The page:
- - Tuesday, July 6, 2010


Soldier faces charges over video leak

BAGHDAD | A U.S. soldier suspected of leaking a military video of an attack on unarmed men in Iraq was charged with multiple counts of mishandling and leaking classified data and putting national security at risk.

Army Spc. Bradley Manning, 22, is suspected of leaking a classified video that shows a group of men walking down the street before being repeatedly shot by Apache helicopters. The American gunners can be heard laughing and referring to the men as “dead bastards.”

The classified video was taken from the cockpit during a 2007 firefight and posted in April on the website Wikileaks.org. It was an unflattering portrait of the war that raised questions about the military’s rules of engagement and whether more should be done to prevent civilian casualties.

Among those believed to have been killed in the attack were Reuters photographer Namir Noor-Eldeen, 22, and his driver Saeed Chmagh, 40. Two children were wounded.

Spc. Manning, from Potomac, Md., was detained in Baghdad in early June and is now being held in Kuwait.

A military version of a grand jury hearing will determine if Spc. Manning should face a trial by court-martial, the Army’s statement also said, adding that a criminal investigation is still open.


Bus driver shoots workers, kills 6

CAIRO | A construction firm bus driver fatally shot six workers and wounded six others as he sprayed passengers with gunfire near the Egyptian capital on Tuesday, a senior local official said.

“Six employees were killed and six others wounded before the other workers were able to overpower” the driver, said provincial Gov. Fathi Saad.

The driver for the company Arab Contractors was taking 22 employees to their workplace in Giza when he stopped the bus at Meniel Shiha, 12 miles south of Cairo, and suddenly started firing.

The gunman was arrested, but no immediate word emerged on his motives, although survivors were quoted as saying the driver had been suffering depression due to a job transfer.


Gaza war troops to be disciplined

JERUSALEM | The Israeli military on Tuesday indicted a soldier on a charge of manslaughter during last year’s war in the Gaza Strip — the most serious criminal charge to come out of an internal investigation into the devastating offensive in the Hamas-ruled territory.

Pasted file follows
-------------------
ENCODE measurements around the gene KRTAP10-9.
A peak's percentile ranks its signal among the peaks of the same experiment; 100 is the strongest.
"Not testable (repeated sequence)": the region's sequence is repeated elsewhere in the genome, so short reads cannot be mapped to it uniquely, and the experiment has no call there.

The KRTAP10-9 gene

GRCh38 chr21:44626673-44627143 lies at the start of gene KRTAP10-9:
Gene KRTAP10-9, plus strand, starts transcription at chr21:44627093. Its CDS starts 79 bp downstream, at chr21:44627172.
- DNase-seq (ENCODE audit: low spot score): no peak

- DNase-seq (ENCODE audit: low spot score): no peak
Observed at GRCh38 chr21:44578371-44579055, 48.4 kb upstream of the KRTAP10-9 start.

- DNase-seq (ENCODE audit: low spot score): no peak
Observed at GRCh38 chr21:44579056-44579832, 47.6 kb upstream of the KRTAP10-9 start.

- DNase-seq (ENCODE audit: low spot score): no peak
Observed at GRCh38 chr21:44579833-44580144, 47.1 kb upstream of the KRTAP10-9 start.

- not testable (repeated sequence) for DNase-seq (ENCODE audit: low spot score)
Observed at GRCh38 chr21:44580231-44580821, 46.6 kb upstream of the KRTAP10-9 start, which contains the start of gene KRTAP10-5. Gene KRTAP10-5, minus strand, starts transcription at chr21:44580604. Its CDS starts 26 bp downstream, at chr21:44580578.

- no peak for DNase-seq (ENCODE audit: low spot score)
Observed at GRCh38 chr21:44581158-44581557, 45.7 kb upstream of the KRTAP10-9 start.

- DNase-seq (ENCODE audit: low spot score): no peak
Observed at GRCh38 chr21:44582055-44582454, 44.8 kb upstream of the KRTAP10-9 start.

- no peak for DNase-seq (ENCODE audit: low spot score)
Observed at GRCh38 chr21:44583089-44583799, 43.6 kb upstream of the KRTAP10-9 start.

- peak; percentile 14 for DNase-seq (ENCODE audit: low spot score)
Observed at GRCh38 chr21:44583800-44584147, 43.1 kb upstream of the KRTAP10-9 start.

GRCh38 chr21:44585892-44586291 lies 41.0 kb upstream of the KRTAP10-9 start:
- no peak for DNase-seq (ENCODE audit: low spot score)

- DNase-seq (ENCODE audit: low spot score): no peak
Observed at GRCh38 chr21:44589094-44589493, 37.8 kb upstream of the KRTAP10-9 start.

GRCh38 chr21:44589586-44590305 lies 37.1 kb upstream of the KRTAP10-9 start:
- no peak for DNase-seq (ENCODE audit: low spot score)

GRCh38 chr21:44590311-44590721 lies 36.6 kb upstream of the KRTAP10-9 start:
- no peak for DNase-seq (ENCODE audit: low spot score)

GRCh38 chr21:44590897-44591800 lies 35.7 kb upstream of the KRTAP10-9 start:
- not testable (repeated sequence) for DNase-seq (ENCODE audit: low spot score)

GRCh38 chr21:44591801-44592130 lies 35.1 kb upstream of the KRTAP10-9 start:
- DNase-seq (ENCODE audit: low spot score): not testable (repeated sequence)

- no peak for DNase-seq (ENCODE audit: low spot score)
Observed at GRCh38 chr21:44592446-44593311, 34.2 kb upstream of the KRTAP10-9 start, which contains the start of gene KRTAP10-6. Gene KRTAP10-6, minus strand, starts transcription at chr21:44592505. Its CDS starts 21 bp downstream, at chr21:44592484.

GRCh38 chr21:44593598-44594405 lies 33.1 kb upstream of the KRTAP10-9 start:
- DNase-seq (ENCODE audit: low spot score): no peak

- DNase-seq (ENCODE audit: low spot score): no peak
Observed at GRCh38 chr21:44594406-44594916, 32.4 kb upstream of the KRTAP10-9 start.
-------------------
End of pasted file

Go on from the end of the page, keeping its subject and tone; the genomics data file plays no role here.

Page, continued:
The soldier was among three troops, including a field commander, to face new disciplinary action stemming from their conduct during the offensive, which has drawn international condemnation for its civilian death toll.

An Israeli human rights group praised the announcement, but said the disciplinary measures announced by the army so far were insufficient.


Peacekeepers eyed for after drawdown

BAGHDAD | The top American military commander in Iraq said Tuesday that U.N. peacekeeping forces may need to protect disputed territories in the nation’s north if tensions between Kurds and Arabs haven’t eased by the time U.S. troops leave in 2011.

In an interview with the Associated Press, Army Gen. Ray Odierno said U.N. peacekeepers might be one option if Kurdish soldiers haven’t integrated into the Arab-dominated Iraqi army over the next year. He said he hopes the U.N. forces won’t be necessary.

But Gen. Odierno acknowledged that tensions between the two cultures — and the oil-rich land in Iraq’s north that each side claims as their territory — have been simmering for years without resolution.


Thousands attend funeral of ayatollah

BEIRUT | Tens of thousands of mourners in southern Beirut bid a final farewell on Tuesday to Ayatollah Mohammed Hussein Fadlallah, a Shiite cleric revered as a modern face of Islam and listed as a “terrorist” by the United States.

Lebanon held an official day of mourning for the grand ayatollah, who died in the hospital of internal bleeding on Sunday at the age of 75.

Waving black flags and chanting their loyalty to the imam Hussein — the founder of Shiite Islam — Mr. Fadlallah’s followers and admirers accompanied his casket from his home to the Hassanein mosque where he was buried.

From wire dispatches and staff reports

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